To place the integrated circuit 12-3 into the various operational modes, commands are received via the general purpose input/output module 80 by the input interface 90. The input interface 90 receives the input stimulus corresponding to commands, interprets the input stimulus to generate the corresponding commands. The commands are then provided on the peripheral bus 104 and/or the memory bus 106 and processed by the processing module 20.

In addition to producing audio outputs during playback mode, the integrated circuit 12-3 may provide video outputs via the display interface 86. The display interface 86 drives the display, which may be an LCD display, LED display, plasma display and/or any other type of display. The data being displayed may correspond to the multimedia data retrieved from the system memory, and/or may correspond to the commands inputted via the input interface 90.

The system-on-a-chip (SOC) management module 100 processes interrupt controls, generates clock signals for the integrated circuit 12-3, performs bit manipulations, performs debugging operations and executes a Reed-Solomon, or other type of encoding/decoding algorithm to encode and/or decode data.

The DC to DC converter 26 provides at least one supply voltage for the integrated circuit 12-3 and typically provides two supply voltages. For example, the DC to DC converter 26 may produce a 3.3 volts supply and a 1.8 volt supply.

FIG. 5 is a schematic block diagram of the digital-to-analog converter 72. The digital-to-analog converter 72 includes a plurality of current sources 160-166, a plurality of switching modules 152-158, a voltage reference source 196, and a differential amplifier 150 wherein the gain of the differential amplifier 150 is based on the ratio of resisters R1 and R2. As one of average skill in the art will appreciate, the feedback circuitry corresponding to the gain of the operational amplifier 150 may include additional resisters, capacitors, et cetera to establish a desired frequency response.

The switching modules 150-158 include a 1st type of switching module 152 and 154 and a 2nd type of switching module 156 and 158. The switching modules 152-158 are operably coupled to provide currents from its corresponding current source 160-166 to the A and/or B input of the differential amplifier circuit 150. The cumulative amount of current provided to the A input and B input is dependent on a corresponding bit of the digital input. As shown, the digital input may include n-bits where one of the n-bits controls the switching of the corresponding switching modules 152-158. For example, if the digital input includes 4 bits, the most significant bit would be provided to switching module 152, the 2nd most significant bit to switching module 156, the 3rd most significant bit to switching module 154 and the 4th most significant bit to switching module 158. For a more detailed discussion of the DAC refer to patent application entitled METHOD AND APPARATUS FOR ACCURATE DIGITAL-TO-ANALOG CONVERSION, having the same filing date as the present application, and having an attorney docket number of SIG000084.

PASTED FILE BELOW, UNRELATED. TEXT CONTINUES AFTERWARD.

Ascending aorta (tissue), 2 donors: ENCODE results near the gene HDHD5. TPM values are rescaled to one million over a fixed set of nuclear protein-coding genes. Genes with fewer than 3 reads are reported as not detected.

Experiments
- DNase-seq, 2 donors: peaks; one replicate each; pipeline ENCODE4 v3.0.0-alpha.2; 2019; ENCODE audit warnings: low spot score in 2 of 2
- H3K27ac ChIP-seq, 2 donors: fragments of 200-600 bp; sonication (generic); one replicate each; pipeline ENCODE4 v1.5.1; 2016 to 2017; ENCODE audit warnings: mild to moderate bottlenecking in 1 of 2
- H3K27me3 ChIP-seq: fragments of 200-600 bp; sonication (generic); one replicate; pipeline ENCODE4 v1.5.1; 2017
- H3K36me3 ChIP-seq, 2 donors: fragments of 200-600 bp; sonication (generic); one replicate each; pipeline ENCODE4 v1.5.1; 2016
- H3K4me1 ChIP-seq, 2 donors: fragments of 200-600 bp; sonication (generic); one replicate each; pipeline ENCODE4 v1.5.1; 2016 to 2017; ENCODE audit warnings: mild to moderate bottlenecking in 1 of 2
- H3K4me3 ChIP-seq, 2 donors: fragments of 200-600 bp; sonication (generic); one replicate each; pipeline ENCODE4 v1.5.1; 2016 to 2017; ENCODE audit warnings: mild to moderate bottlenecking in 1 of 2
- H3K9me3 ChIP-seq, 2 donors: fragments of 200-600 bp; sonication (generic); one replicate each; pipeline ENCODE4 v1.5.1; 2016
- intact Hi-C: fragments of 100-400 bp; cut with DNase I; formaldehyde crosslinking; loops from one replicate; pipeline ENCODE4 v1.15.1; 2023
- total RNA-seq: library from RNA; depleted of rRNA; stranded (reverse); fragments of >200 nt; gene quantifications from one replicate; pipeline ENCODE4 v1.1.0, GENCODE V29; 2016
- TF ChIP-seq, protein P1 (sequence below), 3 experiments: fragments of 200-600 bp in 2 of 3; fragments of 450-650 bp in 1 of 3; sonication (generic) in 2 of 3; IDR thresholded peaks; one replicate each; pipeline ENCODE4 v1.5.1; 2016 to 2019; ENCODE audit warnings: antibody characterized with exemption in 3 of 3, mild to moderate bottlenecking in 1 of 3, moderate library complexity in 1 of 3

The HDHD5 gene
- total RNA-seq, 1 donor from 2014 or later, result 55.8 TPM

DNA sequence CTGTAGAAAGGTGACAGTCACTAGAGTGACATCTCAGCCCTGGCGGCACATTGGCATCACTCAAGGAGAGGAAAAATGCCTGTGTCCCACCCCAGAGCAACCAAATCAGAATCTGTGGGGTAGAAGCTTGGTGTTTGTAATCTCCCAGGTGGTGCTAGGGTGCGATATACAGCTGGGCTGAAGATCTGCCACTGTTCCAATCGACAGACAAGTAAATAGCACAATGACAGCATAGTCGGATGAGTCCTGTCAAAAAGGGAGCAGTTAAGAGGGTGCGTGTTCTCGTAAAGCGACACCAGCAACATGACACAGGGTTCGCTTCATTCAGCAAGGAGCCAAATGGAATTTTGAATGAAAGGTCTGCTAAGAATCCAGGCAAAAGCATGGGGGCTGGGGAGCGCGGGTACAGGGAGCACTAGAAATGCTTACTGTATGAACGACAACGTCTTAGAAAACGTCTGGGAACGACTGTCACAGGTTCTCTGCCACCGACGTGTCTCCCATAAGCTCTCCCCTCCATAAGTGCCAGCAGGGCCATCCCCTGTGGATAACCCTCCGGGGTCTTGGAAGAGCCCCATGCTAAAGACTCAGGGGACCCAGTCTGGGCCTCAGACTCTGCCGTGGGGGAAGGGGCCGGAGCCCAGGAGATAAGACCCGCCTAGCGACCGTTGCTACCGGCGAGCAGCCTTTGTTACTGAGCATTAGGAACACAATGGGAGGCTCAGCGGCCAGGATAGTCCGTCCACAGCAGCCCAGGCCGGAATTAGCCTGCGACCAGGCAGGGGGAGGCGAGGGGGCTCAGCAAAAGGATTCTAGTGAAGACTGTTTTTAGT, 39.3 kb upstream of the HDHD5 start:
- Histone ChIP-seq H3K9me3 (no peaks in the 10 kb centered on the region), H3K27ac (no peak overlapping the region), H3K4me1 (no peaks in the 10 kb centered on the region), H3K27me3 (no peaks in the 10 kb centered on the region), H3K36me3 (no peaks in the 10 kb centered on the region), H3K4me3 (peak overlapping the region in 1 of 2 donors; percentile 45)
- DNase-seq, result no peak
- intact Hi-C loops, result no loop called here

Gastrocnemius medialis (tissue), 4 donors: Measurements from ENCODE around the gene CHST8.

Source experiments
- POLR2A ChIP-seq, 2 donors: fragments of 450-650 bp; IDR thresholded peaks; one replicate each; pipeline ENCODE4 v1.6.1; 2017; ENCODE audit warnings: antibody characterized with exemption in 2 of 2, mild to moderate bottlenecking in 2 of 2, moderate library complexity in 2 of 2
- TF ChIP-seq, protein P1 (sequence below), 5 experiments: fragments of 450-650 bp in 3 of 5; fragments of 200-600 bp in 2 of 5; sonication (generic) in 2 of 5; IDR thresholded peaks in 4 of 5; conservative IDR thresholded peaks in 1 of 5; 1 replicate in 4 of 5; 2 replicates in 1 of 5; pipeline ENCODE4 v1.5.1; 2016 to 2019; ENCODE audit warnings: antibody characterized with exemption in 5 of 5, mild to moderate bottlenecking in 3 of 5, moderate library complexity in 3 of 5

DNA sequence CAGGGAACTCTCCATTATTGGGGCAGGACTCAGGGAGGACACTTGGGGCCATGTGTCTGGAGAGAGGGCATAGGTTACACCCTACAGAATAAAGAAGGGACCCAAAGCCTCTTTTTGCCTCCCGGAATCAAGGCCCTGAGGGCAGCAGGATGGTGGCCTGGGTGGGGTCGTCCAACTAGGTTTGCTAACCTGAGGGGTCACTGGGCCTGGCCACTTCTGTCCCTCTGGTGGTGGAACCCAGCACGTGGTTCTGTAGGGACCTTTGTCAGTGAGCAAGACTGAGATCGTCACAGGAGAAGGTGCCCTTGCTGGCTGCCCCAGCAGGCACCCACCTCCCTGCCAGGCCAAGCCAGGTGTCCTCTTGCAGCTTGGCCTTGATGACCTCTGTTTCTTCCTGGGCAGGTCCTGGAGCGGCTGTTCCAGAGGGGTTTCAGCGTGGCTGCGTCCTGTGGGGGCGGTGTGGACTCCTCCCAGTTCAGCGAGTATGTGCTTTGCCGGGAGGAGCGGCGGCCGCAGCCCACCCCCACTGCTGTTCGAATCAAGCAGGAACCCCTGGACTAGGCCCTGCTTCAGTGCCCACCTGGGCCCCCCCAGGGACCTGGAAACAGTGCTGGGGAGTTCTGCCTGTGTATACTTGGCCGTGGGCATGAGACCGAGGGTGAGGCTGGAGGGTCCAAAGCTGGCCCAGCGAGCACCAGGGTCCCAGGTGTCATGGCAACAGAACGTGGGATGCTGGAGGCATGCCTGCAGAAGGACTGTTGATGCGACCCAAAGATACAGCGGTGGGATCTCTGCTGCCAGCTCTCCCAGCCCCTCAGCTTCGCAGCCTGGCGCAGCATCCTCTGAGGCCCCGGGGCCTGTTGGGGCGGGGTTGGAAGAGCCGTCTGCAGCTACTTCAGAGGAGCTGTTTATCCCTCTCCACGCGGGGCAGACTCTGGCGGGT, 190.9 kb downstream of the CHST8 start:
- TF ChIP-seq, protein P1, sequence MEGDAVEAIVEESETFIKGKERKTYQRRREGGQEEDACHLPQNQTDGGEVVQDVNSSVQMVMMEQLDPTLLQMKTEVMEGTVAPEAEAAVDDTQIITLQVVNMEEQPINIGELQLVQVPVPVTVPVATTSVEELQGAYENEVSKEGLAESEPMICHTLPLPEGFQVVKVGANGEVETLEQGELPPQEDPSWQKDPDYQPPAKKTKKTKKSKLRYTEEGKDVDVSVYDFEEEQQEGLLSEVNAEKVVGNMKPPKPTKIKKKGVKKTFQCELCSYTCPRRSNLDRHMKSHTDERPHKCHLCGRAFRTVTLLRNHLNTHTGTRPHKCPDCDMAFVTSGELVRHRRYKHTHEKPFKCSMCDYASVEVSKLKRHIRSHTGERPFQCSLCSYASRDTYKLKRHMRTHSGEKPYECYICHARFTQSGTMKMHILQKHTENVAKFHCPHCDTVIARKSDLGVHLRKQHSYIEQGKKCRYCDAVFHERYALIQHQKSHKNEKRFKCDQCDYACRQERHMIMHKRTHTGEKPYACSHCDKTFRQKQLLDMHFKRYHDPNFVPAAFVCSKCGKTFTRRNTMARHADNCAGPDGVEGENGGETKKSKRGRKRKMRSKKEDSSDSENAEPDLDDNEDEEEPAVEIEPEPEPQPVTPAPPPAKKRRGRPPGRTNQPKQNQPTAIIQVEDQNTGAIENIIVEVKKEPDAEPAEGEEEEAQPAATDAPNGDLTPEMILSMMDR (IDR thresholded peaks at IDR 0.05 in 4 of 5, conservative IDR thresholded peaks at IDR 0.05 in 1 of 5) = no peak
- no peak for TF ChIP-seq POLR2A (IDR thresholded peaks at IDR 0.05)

To produce the analog output the differential amplifier 150 has a resistive gain network of resistors R1 and R2, which establishes the gain of the differential amplifier 150. As is shown, nodes A and B are operably coupled to a voltage reference source 196, which may be a variable bandgap module as will be discussed with reference to FIG. 6. The variable bandgap module 196 may be set to provide one or more desired voltage references. For example, if the supply voltage for the DAC 72 is 1.8 volts, the voltage reference source 196 may be set to provide a 0.9 voltage reference, which is an optimal setting for differential operation of the operational amplifier 150. As technology evolves and the supply voltage decreases, the voltage reference source 196 may be set to lower and lower voltages that, for differential signaling splits the supply voltage in half.

FIG. 6 is a schematic block diagram of operational amplifier 150 that may be used in the digital-to-analog converter 72. As one of average skill in the art will appreciate, the operational amplifier 150 has a multitude of uses beyond use in a digital-to-analog converter. The operational amplifier 150 includes an input transistor stage 180 and an output stage 182 and is coupled to a variable band-gap module 196, The variable gap module 196 includes a fixed band-gap reference 198, an amplifier 200, a switch 205, and a plurality of resistors 201, 202, 203, and 207 (which may be fixed and/or variable resistors). In general, the variable band gap module 196 allows for a lower bias voltage (Vbias) to be generated than the voltage provided by the fixed bandgap reference 198, to produce a bias voltage greater than the voltage of the fixed bandgap reference 198, and/or to produce another selectable voltage reference (VREF). The Vbias voltage reference may be used to bias the operational amplifier 150 when it is operated from lower supply voltages.